No one reads you? Welcome to the club. I absolve you.

        • ina
          November 7, 2011 at 11:14 pm

          again, Sir Butch wasn’t complaining. he was stating a fact rarely admitted to by writers like him, in these shores.

          it might be said that the division / difference / disparity between utos ng hari and a reason to live is precisely why Sir Butch’s assertions at the SWF were valuable.

  3. Stanley Ramos
    November 6, 2011 at 12:31 pm

    And why do local writers–like Krip Y–not have a larger local audience? Because these writers suck, that’s why.

    • ina
      November 7, 2011 at 2:47 pm

      Oh, Stanley. That’s too much of a generalization. There are brilliant local writers, across every generation, across the different languages, i can give you a list off the top of my head.

      and even Krip has got The Great Philippine Jungle Energy Cafe tucked under his belt, his best work as far as i’m concerned.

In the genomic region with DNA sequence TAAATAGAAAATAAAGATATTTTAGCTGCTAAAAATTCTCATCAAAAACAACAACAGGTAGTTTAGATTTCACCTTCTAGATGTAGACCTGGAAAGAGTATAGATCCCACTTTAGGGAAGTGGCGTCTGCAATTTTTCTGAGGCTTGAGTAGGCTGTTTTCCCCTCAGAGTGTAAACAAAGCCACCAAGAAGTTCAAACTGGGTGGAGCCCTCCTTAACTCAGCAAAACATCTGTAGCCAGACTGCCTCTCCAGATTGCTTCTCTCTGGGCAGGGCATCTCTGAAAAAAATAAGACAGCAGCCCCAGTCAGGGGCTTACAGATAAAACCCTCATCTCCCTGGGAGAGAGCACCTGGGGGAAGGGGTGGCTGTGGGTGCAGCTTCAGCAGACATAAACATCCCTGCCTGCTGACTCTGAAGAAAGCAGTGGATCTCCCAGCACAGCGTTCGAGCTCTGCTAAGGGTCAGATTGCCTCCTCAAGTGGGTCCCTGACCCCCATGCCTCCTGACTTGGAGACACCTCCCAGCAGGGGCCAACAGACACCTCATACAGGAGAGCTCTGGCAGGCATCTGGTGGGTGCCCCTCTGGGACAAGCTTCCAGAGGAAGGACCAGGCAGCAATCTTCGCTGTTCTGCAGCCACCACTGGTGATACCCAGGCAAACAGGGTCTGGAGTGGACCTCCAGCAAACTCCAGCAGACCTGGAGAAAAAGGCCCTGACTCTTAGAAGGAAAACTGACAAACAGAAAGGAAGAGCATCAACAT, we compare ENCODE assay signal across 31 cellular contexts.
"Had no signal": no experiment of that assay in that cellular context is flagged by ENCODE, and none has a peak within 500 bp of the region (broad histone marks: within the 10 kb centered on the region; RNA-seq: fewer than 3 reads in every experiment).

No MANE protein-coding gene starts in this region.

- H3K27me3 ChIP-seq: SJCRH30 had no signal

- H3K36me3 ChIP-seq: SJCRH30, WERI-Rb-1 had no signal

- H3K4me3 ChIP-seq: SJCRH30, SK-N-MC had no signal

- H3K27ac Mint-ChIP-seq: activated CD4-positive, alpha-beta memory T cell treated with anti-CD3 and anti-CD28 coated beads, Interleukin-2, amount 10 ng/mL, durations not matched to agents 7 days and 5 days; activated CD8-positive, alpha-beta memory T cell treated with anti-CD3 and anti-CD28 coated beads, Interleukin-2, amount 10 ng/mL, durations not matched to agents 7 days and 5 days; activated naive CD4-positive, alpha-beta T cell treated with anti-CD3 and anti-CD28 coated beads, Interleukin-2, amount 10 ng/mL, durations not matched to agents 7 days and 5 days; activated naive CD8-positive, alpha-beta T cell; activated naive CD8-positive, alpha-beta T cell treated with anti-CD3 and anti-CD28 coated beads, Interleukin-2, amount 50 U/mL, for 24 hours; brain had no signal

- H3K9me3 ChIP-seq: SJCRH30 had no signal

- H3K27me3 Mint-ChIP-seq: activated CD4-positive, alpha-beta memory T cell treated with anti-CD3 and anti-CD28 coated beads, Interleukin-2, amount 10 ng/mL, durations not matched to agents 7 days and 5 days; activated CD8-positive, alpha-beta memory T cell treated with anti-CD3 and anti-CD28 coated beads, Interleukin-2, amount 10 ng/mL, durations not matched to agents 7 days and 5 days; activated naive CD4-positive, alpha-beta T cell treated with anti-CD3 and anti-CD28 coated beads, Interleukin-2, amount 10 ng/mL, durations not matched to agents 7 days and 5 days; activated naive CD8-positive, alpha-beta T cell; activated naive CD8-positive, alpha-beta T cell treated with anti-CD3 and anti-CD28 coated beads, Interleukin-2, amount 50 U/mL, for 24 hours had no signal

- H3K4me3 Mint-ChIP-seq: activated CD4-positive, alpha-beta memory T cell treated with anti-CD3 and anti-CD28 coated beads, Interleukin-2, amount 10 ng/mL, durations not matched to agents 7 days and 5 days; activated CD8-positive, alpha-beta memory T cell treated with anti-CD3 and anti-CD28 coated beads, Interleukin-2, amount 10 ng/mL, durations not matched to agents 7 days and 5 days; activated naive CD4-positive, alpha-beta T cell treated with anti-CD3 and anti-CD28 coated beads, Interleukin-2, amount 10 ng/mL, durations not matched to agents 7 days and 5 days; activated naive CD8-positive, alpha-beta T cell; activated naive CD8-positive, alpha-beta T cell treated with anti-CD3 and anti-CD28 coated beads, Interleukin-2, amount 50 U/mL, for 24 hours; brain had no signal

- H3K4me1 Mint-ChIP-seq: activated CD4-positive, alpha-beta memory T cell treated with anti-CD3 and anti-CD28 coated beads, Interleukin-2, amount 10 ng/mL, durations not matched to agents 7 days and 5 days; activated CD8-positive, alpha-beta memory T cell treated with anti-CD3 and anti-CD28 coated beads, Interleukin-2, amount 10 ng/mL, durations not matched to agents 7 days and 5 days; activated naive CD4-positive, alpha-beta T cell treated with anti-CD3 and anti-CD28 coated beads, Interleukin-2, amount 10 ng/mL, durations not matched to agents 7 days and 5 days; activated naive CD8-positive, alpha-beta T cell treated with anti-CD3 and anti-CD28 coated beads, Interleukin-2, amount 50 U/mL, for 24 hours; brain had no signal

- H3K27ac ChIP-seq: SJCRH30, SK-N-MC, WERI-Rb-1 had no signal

• Stanley Ramos
        November 7, 2011 at 10:50 pm

        Of course everyone’s got a “best work” tucked away somewhere. Mine is “How I Spent My Summer Vacation.” Haha. But that’s neither here nor there.

        I exaggerate, of course! But I would pick any Private Iris book over TGPJEC anytime. (Go to any Private Iris launch — I guarantee that has a bigger audience than all the audiences of the Hawthornden mafia put together. Private Iris is Pinay by the way — rides jeeps, speaks Tagalog, etc. [insert ‘You know you’re Pinoy if…’ here]) But maybe that’s just me.

        • ina
          November 7, 2011 at 11:20 pm

          oh come on. you threw a generalization against Philippine literature by saying all of it sucks. which is unfair.

          and while i’m sure how you spent your summer vacation was your best work, it cannot will not stand beside Krip’s Jungle Cafe.